Title

Time-course, mechanisms and mathematical model of autonomic dysreflexia in humans

Date of Award

2010

Degree Type

Dissertation

Degree Name

Doctor of Philosophy (PhD)

Department

Biomedical and Chemical Engineering

Advisor(s)

Blair Calancie

Keywords

Autonomic dysreflexia, Spinal cord injury, Hypertension, Sympathetic activity

Subject Categories

Biomedical Engineering and Bioengineering

Abstract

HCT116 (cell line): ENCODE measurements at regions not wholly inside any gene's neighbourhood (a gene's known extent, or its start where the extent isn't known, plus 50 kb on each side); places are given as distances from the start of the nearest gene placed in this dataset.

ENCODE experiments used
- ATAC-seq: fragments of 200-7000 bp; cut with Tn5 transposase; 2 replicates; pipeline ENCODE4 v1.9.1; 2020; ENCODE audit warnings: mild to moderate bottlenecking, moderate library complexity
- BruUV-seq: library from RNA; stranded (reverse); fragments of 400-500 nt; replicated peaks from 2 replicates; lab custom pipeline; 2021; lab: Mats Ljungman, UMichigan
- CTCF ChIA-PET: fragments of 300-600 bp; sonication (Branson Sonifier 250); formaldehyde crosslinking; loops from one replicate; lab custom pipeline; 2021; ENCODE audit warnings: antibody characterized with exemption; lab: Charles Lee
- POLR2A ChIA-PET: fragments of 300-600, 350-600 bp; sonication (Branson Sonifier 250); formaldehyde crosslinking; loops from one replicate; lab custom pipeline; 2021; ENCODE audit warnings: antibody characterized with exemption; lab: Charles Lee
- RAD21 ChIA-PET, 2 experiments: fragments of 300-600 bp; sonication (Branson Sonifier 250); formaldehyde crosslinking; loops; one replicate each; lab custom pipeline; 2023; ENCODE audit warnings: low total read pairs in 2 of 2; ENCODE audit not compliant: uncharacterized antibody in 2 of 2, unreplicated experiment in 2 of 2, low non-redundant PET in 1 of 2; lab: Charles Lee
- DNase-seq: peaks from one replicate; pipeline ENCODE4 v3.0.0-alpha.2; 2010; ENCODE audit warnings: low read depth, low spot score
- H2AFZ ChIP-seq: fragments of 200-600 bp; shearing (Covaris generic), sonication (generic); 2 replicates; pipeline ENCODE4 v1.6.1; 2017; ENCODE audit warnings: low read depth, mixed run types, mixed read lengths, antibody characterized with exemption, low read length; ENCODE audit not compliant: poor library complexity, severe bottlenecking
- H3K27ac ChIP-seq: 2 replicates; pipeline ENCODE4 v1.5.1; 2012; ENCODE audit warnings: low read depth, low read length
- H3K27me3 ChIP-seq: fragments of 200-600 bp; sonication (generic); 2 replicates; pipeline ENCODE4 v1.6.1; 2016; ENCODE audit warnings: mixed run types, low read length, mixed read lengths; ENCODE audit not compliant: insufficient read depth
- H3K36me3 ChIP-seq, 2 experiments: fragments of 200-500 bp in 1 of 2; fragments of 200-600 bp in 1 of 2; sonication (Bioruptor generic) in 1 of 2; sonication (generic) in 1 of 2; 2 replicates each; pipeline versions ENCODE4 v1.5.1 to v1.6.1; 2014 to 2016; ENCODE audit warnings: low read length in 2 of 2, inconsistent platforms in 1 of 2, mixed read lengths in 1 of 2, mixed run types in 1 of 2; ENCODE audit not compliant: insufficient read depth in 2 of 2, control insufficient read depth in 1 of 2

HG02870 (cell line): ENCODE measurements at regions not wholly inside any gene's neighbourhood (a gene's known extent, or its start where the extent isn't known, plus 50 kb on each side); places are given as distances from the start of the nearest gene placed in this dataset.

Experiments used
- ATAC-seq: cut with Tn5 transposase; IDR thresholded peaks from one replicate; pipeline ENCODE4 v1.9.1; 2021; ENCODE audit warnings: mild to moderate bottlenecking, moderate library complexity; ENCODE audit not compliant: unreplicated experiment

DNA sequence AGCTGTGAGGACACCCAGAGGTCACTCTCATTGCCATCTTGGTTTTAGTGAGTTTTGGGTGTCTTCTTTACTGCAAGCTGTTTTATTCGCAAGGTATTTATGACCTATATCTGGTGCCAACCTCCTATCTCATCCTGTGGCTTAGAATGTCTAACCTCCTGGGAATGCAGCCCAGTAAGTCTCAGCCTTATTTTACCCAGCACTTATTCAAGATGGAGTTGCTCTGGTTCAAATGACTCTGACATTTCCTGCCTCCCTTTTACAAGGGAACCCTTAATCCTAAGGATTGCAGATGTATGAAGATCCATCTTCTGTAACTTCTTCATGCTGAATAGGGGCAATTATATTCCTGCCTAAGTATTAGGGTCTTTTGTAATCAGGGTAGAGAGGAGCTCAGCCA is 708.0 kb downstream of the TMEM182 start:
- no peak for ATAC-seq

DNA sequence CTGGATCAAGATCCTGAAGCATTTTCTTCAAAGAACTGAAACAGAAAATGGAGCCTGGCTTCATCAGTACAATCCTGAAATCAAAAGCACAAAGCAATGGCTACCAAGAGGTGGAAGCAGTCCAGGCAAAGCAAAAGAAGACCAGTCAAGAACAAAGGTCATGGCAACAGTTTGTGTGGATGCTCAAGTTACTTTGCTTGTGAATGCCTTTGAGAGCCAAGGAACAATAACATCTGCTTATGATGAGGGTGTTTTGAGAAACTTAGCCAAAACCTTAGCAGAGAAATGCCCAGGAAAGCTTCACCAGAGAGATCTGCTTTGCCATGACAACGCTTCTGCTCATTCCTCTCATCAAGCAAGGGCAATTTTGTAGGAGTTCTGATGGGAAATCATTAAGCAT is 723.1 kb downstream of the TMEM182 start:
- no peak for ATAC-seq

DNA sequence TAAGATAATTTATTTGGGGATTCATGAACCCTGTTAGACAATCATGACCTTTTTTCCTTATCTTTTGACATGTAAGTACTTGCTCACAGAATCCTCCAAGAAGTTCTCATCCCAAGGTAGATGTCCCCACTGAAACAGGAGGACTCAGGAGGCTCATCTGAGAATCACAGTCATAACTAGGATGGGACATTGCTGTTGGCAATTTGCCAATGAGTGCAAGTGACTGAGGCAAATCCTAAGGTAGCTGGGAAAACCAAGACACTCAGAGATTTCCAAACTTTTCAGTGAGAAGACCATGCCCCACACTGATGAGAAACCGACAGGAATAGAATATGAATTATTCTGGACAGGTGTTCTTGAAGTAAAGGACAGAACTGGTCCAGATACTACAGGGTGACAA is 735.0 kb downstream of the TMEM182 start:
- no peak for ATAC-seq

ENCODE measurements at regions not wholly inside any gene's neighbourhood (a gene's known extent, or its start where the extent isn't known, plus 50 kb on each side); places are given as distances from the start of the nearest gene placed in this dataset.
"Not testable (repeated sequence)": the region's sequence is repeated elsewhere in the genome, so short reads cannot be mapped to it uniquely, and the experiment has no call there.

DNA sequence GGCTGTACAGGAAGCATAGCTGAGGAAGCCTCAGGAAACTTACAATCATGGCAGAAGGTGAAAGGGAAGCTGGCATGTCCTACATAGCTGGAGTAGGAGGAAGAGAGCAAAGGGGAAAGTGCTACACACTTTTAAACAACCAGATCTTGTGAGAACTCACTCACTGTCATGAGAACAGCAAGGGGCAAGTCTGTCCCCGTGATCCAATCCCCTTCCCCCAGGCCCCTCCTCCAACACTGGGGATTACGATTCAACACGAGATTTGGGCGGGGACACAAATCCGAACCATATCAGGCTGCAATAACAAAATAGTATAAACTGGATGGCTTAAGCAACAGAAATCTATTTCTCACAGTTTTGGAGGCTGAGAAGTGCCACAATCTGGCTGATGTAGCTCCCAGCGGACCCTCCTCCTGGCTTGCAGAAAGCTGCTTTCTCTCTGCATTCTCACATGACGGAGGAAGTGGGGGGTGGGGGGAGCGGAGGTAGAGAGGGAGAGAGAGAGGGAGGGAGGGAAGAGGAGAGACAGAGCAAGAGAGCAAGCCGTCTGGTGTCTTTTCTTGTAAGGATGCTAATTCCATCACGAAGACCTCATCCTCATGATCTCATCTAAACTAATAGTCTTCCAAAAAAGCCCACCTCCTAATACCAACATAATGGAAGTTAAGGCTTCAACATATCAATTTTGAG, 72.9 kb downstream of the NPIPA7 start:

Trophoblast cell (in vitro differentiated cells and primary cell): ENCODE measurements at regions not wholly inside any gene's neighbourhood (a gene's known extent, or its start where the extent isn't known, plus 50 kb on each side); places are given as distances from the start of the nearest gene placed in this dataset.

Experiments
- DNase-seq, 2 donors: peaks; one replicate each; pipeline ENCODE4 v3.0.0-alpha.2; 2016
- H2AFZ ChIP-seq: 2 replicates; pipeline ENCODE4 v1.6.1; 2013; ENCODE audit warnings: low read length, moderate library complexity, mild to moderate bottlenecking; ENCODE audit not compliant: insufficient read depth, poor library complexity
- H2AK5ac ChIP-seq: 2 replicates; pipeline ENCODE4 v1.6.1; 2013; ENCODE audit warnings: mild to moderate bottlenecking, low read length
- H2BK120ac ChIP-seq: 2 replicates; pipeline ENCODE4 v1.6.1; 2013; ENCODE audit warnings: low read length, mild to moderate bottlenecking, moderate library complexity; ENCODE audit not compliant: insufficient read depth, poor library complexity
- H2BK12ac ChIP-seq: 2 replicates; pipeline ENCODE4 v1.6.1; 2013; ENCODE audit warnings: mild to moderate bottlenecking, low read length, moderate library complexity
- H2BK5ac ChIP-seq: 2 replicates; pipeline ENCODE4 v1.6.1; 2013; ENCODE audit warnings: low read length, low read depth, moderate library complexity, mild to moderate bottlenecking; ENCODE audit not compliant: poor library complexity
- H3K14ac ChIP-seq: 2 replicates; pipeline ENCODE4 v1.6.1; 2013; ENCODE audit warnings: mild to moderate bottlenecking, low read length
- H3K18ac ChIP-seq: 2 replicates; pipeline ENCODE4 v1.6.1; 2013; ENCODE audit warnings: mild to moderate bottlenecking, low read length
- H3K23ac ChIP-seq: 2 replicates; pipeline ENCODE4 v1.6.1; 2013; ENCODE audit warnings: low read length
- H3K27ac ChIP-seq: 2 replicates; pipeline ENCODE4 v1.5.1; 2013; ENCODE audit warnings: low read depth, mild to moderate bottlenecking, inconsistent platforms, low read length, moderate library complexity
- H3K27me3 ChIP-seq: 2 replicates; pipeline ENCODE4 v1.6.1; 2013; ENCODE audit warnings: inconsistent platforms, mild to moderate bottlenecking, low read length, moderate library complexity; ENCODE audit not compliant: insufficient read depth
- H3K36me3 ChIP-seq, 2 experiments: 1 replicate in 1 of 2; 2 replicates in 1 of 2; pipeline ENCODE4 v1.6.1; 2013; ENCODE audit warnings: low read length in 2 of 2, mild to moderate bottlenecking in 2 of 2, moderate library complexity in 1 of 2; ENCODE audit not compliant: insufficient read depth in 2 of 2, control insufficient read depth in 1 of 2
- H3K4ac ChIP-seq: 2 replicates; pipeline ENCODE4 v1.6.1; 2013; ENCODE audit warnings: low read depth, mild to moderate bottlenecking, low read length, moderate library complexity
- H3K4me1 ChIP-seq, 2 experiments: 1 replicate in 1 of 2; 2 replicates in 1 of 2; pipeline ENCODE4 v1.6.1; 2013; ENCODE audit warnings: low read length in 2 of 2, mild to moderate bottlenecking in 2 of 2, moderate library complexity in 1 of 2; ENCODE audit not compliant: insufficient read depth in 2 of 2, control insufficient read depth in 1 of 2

Autonomic dysreflexia (AD) is a potentially lethal reaction in persons with spinal cord injury that is characterized by a stimulus-elicited hypertension. The time-course and mechanisms responsible for AD in humans are uncertain. However, it is thought that sensory inputs to the spinal cord caudal to the level of a lesion elicit activity in sympathetic spinal circuits that cause constriction of blood vessels and AD. The suggested mechanisms of AD mostly pertain to the origin of the spinal circuitry and neurovascular function. Herein, we developed a safe, practical test to screen persons for AD. The screening test was applied to subjects with acute (<4 weeks) and sub-acute (4 weeks ≤ 14 weeks) spinal cord injury enabling us to prospectively determine the time of AD onset in humans. Also, to better understand the role of the sympathetic spinal circuitry in AD, the screening test was applied simultaneously with direct neural recordings in subjects with chronic (≥1 year post-injury) spinal cord injury. These recordings were made from muscle fascicles of the common peroneal nerve at a site behind the knee. This enabled us to record muscle sympathetic activity, which is suspected of contributing to AD in humans. Neurovascular function was also assessed in these subjects by measuring caliber change of the anterior tibial artery with ultrasonography, in response to intraneural stimulation. The earliest manifestation of AD occurred at 6 weeks post-injury, and was more likely to occur in the weeks thereafter. These results show that the mechanisms responsible for AD in humans can be functional as soon as 6 weeks post-injury, and suggest that the sympathetic spinal circuitry thought to host AD is likely pre-existing and strengthened during the first few months post-injury. Muscle sympathetic activity was absent in the lower leg of persons with chronic spinal cord injury, despite observation of two unprovoked sessions of clinical AD. This suggests that muscle sympathetic activity in the distal lower limbs does not contribute to AD in humans and is unlikely caused by a massive sympathetic discharge. The arterial caliber of the anterior tibial artery was unaffected by stimulation. Accordingly, these results were inconclusive, and without further experimentation cannot determine if neurovascular supersensitivity contributes to AD in humans. A mathematical model was developed to simulate the baroreflex loop during the able-bodied and spinal cord injured conditions, and AD. The model that was developed is deterministic, thus the results of simulation are not amenable to statistical review. Simulation, however, aptly described the able-bodied and spinal cord injured conditions during rest, forced blood pressure increases and decreases, and autonomic dysreflexia.

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